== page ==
Dr. Orlowski presented data on this steroid-free regimen in 63 newly-diagnosed patients. The preliminary overall response rate is 60% (as compared to 40% with Velcade alone), with 16% CR. This regimen appears to be safe and well tolerated in previously untreated patients and does not appear to interfere with stem cell collection prior to HDT.
Bortezomib and Pegylated Liposomal Doxorubicin as Induction Therapy for Adult Patients with Symptomatic Multiple Myeloma: Cancer and Leukemia Group B Study 10301. Session Type: Oral Session
Robert Z. Orlowski, Bercedis L. Peterson, Ben Sanford, Asher A. Chanan-Khan, Lee M. Zehngebot, Peter R. Watson, Michael A. Caligiuri, Richard A. Larson, the Cancer and Leukemia Group B Department of Medicine, Division of Hematology/Oncology, University of North Carolina at Chapel Hill, Chapel Hill, NC, USA; Biostatistics Bioinformatics CALGB Statistical Center, Duke University, Durham, NC, USA; Department of Medicine, Roswell Park Cancer Institute, Buffalo, NY, USA; Florida Hospital Cancer Institute, Orlando, FL, USA; Lenoir Memorial Cancer Center, Kinston, NC, USA; Department of Internal Medicine, Division of Hematology/Oncology, Ohio State University, Columbus, OH, USA; Department of Medicine, Section of Hematology/Oncology, University of Chicago, Chicago, IL, USA
Introduction: The proteasome inhibitor bortezomib in combination with pegylated, liposomal doxorubicin (PLD) has significant activity against relapsed/refractory multiple myeloma (MM). It was therefore of interest to evaluate this combination in previously untreated MM patients (pts) requiring induction chemotherapy.
Methods: Patients enrolled onto Cancer and Leukemia Group B study 10301 received bortezomib at 1.3 mg/m2 on days 1, 4, 8, and 11 of every 21 day cycle, along with PLD at 30 mg/m2 on day 4, for a maximum of eight cycles. Primary objectives were to determine the complete response (CR) + near-CR rate, and also to define the toxicity of this regimen in the front line setting. Secondary objectives included determining the overall response rate, the ability to collect stem cells, and the time to progression and overall survival.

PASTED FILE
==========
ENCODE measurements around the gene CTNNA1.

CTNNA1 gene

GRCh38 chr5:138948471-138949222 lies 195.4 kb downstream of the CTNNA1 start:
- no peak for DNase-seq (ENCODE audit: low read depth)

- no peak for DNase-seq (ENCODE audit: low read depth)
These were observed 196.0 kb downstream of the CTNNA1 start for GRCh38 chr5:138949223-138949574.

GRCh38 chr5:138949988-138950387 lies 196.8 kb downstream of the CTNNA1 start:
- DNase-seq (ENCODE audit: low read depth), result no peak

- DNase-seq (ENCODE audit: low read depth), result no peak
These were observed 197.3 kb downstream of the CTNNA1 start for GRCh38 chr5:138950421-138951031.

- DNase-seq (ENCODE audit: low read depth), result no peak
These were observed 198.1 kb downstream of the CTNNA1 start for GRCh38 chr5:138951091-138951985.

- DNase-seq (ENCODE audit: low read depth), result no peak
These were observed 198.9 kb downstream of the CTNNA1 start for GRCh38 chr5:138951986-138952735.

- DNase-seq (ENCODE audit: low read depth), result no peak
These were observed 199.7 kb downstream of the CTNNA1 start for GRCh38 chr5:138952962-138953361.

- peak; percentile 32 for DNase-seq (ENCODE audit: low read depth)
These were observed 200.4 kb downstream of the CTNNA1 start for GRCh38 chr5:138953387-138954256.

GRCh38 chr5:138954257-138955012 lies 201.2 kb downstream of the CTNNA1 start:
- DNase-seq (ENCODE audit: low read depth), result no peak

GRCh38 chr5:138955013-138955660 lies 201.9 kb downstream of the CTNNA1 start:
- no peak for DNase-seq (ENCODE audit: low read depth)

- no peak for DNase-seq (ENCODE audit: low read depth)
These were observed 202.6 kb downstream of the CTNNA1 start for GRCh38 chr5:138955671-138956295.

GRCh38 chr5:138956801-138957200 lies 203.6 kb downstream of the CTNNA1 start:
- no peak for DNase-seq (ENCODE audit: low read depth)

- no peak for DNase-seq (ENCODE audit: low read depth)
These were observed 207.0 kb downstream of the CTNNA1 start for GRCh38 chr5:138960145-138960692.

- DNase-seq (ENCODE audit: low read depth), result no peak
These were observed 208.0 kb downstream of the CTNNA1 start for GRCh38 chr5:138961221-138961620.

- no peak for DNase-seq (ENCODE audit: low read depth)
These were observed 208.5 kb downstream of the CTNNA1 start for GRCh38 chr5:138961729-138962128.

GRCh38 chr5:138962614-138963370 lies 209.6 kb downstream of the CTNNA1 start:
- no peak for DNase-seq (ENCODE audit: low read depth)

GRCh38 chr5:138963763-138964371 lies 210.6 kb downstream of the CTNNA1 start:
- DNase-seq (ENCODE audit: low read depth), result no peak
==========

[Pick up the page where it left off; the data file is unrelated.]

Results: Between June, 2004, and October, 2005, a total of 63 pts were enrolled. Adverse event (AE) data were available for 55 pts, with hematologic AEs reaching grade 3 in 14 pts (25%), and grade 4 in 5 pts (9%). Notable hematologic AEs included neutropenia (grade 3 in 16%, and grade 4 in 2% of pts), thrombocytopenia (9% and 5%, respectively), lymphopenia (11% and 2%), and anemia (7% and 2%), though there was only one episode of febrile neutropenia. Non-hematologic toxicities reaching grade 3 were seen in 32 pts (58%), while 5 pts (9%) had grade 4 non-hematologic toxicities. Fatigue (grade 3 in 16%, grade 4 in 0%), sensory neuropathy (11% and 2%, respectively), hand-foot syndrome (9% and 0%), syncope (9% and 0%), motor neuropathy (7% and 0%), dehydration (7% and 0%), rash (7% and 0%), weight loss (5% and 0%), hypotension (5% and 0%), diarrhea (5% and 0%), nausea (5% and 0%), infection (5% and 0%), and dyspnea (5% and 0%) were notable AEs seen in 5% or more of pts. Preliminary response data were available for 57 pts, of whom 9 (16%) achieved a CR or near-CR, while 58% attained at least a partial response (PR). Final response data were available for 29 pts who completed their study-directed therapy, and among these the CR + near-CR rate was 28%, with an overall response rate (PR or better) of 79% in this small cohort. Progression-free and overall survival can not yet be estimated because of a paucity of events at a median of 10 months of follow-up. Stem cell collection data is available for 6 pts after induction therapy with bortezomib and PLD, in whom a median of 13.6 x 106 CD34+ cells/kilogram were mobilized (range 11.2 - 48.6 x 106).
Conclusions: These preliminary data suggest that bortezomib and PLD is well-tolerated by chemotherapy-nave multiple myeloma patients in this study. Moreover, this steroid-free regimen has promising activity, and does not seem to compromise the ability to collect stem cells for later transplantation.
Abstract #797 appears in Blood, Volume 108, issue 11, November 16, 2006